By Salisu Sani-Idris, Abuja.
The FCT Emergency Management Agency (FEMA) on Wednesday in Abuja called for the establishment of a safety commission to regulate the activities of gas stations.
It said that the proposal was aimed at curbing gas explosions in the Federal Capital Territory (FCT).
The Director-General of FEMA, Alhaji Abbas Idriss, made the call at a news conference organized on the activities of the agency in 2022 and its plans for 2023.
Idris observed that most gas stations and outlets in the nation’s capital did not have well-trained workers that attended to customers professionally whenever they were at the stations to refill their gas cylinders.
“Every gas station is supposed to have a protective gear for customers to use within their vicinity to protect themselves.
“Gas sale outlets in the filling stations are supposed to have a wall demarcating them with the fuel station, but it is not the situation.
“So, if we need to have a safety commission regulated by the FCT Administration (FCTA) to ensure that they train the workers of those stations and make sure that they do the right thing.
“If not, we will continue to have fire and gas explosions that are going to cause much havoc in the FCT, and we have written to the administration on the proposed establishment of a safety commission,” he said.
Besides, the director-general said that the agency had concluded plans to introduce Emergency Marshals to work in different communities across the six Area Councils of the FC T to curb hazards.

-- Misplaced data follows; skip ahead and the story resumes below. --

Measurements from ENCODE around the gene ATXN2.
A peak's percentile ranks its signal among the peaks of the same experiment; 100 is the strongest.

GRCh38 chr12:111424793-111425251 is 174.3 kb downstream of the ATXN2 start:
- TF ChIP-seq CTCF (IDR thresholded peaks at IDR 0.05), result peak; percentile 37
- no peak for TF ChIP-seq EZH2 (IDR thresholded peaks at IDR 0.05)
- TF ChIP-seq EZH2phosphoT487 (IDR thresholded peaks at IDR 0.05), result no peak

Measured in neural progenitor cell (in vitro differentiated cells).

He stated that this was a measure aimed at managing the adverse effects of the rapidly growing population of the nation’s capital.
Idriss disclosed that the agency had carried out hazards mappings in Abuja, identifying areas where urgent attention was required.
He explained that the decision to introduce Emergency Marshals was based on the need to increase safety interventions and also mitigate hazards.
According to him, the Emergency Marshals will complement the efforts of volunteers, who have played key roles in the agency’s activities.
Idriss said: “We intend to introduce Emergency Marshals this year. These are volunteers who would assist students, hospital workers, Persons with Disabilities (PWDs), and the general public during emergencies.
“They will also assist in facility services, risk management and safety services, by reporting conditions of buildings that could present hazards during emergencies.
“They will also maintain orderly evacuation; conduct a sweep of an area to ensure that evacuation is complete.”
The director-general also stated that the marshals were expected to participate in debriefings, resulting from evacuations and complete monthly checklist on fire safety issues in their areas.
On flood control, Idriss said: “The FCT has become a standard in flood control in the country. This is because of a drastic reduction in the impact of flooding.
“We attribute this development to early warning and massive public sensitisation on what to do before the rains, during the rains and after the rains.
“We also issued early warnings, in line with the impact-based seasonal climate predictions by NIMET, and the annual flood outlook issued by the Nigeria Hydrological Agency,” he said.
The director-general said that in 2022, FEMA responded to 42 distress calls on the 112 emergency toll free numbers.
“This shows a marked reduction to the 2021 situation where we had 173 distress calls. I want to attribute this reduction to the massive sensitization of residents.
“In 2022, 270 lives were rescued from various flood incidents reported through 16 distress calls via the 112 emergency toll-free number,” he said.
Idriss assured the FCT residents of the commitment of the agency to protecting their lives and property, following the reduction of FEMA response time from five minutes to three minutes.